At the World Economic Forum in Davos in January 2005, Nicholas Negroponte, supreme prophet of digital connectivity, revealed a strange tent-like object.
It was designed to change the world and to cost $100. It was a solar-powered laptop.
Millions would be distributed to children in the developing world, bringing them connection, education, enlightenment and freedom of information. The great, the good, the rich and the technocrats nodded in solemn approval.
And then some of them tried to kill it.
Microsoft, makers of most of the computer software in the world, tried to kill it with words, and Intel, maker of most computer chips, tried to kill it with dirty tricks.
Of course, they don't admit to being attempted murderers. And when I introduce you to Intel's lovely spokesperson, Agnes Kwan, you'll realize how far their denials go.
But the truth is the two mightiest high-tech companies in the world looked upon Negroponte's philanthropic scheme and decided it had to die.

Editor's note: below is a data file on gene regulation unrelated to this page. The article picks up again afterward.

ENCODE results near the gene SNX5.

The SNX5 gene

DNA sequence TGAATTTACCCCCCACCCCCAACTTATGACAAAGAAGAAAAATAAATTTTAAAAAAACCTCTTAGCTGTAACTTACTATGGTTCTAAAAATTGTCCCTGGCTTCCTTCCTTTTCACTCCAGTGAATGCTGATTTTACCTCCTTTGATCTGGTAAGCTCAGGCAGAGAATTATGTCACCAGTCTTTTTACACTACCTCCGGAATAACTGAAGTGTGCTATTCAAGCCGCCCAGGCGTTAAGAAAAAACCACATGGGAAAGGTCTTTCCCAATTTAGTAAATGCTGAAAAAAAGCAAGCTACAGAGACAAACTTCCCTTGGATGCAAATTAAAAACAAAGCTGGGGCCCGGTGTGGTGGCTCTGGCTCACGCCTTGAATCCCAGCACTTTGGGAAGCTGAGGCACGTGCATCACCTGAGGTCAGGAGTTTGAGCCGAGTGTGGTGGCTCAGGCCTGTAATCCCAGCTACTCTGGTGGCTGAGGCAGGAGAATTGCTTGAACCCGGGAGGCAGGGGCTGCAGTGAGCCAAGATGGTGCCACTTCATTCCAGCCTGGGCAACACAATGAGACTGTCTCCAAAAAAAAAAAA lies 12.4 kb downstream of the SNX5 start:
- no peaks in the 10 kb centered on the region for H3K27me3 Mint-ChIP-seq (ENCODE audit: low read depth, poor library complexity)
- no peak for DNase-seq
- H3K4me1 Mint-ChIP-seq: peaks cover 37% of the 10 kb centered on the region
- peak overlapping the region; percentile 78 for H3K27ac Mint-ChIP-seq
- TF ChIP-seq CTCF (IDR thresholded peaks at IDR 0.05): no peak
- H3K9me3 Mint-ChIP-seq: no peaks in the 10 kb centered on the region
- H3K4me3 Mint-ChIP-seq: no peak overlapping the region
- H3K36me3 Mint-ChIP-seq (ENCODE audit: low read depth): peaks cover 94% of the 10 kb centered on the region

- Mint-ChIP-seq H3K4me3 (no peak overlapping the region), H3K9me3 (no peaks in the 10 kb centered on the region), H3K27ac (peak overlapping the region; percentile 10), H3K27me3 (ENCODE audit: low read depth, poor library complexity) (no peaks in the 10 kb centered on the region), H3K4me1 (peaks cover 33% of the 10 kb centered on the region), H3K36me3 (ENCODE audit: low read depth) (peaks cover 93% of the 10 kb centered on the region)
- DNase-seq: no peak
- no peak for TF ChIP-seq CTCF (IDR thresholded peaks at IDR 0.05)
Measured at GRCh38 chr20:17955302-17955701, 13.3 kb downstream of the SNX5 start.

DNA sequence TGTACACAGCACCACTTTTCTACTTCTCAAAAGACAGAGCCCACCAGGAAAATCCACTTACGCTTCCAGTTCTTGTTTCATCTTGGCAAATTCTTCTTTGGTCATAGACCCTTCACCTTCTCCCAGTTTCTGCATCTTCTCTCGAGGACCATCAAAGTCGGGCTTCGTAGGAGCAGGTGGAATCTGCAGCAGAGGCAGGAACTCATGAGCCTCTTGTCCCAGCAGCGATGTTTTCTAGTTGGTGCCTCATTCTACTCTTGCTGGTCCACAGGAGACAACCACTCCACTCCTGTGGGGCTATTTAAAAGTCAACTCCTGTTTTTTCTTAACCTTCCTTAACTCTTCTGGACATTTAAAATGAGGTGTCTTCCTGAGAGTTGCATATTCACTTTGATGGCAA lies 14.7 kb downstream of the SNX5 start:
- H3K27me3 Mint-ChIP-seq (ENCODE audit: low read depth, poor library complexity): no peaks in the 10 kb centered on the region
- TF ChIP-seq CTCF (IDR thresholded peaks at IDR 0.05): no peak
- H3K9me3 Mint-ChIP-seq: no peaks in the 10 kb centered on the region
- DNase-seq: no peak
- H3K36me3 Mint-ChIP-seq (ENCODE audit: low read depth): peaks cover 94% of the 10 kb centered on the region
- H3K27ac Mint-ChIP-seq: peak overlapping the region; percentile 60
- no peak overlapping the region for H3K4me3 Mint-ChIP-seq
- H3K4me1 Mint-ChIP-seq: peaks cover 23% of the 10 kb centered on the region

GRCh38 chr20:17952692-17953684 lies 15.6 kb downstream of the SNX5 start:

Yet, 3½ years later, the laptop is clinging on to life. It costs around $190 rather than $100 and it is called the XO.
It is no longer like a tent, but it can still be solar-powered. It is a technological triumph. But only 370,000 are in use and another 250,000 ordered.
One Laptop Per Child (OLPC), the company formed to run the project, is still driven by the same old idealism, geekery and technical brilliance.
But Negroponte and his young staff are older and wiser. They were stunned by the savagery of the competition they faced — competition plainly intended to destroy a philanthropic idea.
"I had wildly underestimated," says Negroponte, "the degree to which commercial entities will go to disrupt a humanitarian project."